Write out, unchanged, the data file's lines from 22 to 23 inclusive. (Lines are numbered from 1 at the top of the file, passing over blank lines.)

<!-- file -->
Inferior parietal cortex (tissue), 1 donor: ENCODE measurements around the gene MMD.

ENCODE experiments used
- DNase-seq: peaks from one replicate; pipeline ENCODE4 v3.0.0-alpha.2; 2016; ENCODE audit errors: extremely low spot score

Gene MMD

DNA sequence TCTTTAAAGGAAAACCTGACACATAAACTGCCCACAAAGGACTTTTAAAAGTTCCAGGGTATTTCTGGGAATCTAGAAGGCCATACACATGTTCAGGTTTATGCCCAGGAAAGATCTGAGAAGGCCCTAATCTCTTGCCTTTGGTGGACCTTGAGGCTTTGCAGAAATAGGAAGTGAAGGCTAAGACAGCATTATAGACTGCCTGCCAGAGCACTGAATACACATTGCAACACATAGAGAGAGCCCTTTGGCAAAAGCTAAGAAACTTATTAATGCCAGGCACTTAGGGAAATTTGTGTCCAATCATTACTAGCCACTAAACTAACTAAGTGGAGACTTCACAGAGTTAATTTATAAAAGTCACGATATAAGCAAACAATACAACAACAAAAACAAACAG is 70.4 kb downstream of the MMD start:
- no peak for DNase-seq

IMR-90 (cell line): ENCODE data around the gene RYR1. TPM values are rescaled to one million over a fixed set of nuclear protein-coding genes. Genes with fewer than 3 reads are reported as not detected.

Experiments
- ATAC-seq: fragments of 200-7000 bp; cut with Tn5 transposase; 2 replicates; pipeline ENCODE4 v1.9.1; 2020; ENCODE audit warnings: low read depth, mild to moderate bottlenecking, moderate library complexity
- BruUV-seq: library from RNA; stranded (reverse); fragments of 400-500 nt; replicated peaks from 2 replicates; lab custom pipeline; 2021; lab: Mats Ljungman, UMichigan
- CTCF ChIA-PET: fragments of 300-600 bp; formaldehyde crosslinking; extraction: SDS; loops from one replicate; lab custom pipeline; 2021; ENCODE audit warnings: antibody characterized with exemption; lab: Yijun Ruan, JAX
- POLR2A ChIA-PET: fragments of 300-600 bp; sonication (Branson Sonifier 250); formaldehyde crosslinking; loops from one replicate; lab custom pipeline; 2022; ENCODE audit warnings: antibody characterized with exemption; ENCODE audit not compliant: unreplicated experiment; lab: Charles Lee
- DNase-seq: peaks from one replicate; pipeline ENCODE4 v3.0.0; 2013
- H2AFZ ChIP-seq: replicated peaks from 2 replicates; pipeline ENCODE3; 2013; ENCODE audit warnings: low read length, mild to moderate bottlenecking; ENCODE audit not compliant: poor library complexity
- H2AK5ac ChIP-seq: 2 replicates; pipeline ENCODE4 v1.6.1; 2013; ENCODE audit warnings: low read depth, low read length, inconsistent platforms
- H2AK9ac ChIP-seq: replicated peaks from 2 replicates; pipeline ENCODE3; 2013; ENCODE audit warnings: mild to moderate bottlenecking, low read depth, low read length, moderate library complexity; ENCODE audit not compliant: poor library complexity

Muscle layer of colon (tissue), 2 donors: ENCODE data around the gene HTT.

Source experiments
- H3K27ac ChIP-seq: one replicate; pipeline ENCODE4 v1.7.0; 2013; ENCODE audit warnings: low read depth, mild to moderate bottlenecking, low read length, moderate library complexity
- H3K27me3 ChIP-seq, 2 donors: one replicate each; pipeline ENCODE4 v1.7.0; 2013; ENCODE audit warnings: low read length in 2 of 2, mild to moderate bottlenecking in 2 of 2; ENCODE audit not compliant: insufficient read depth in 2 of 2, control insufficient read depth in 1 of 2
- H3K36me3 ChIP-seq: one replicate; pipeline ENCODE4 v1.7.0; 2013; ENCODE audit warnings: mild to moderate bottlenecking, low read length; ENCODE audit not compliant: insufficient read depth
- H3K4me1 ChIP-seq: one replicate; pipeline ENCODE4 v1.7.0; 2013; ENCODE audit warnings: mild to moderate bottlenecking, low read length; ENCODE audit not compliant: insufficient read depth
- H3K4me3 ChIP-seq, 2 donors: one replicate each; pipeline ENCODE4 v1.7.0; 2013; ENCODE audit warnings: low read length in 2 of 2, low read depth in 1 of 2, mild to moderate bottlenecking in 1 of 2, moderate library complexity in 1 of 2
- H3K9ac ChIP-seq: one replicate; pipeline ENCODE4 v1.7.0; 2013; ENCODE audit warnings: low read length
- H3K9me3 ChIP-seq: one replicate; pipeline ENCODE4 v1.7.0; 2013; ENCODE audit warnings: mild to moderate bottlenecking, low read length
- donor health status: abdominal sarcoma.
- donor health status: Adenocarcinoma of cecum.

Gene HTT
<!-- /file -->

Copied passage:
- H3K4me1 ChIP-seq: one replicate; pipeline ENCODE4 v1.7.0; 2013; ENCODE audit warnings: mild to moderate bottlenecking, low read length; ENCODE audit not compliant: insufficient read depth
- H3K4me3 ChIP-seq, 2 donors: one replicate each; pipeline ENCODE4 v1.7.0; 2013; ENCODE audit warnings: low read length in 2 of 2, low read depth in 1 of 2, mild to moderate bottlenecking in 1 of 2, moderate library complexity in 1 of 2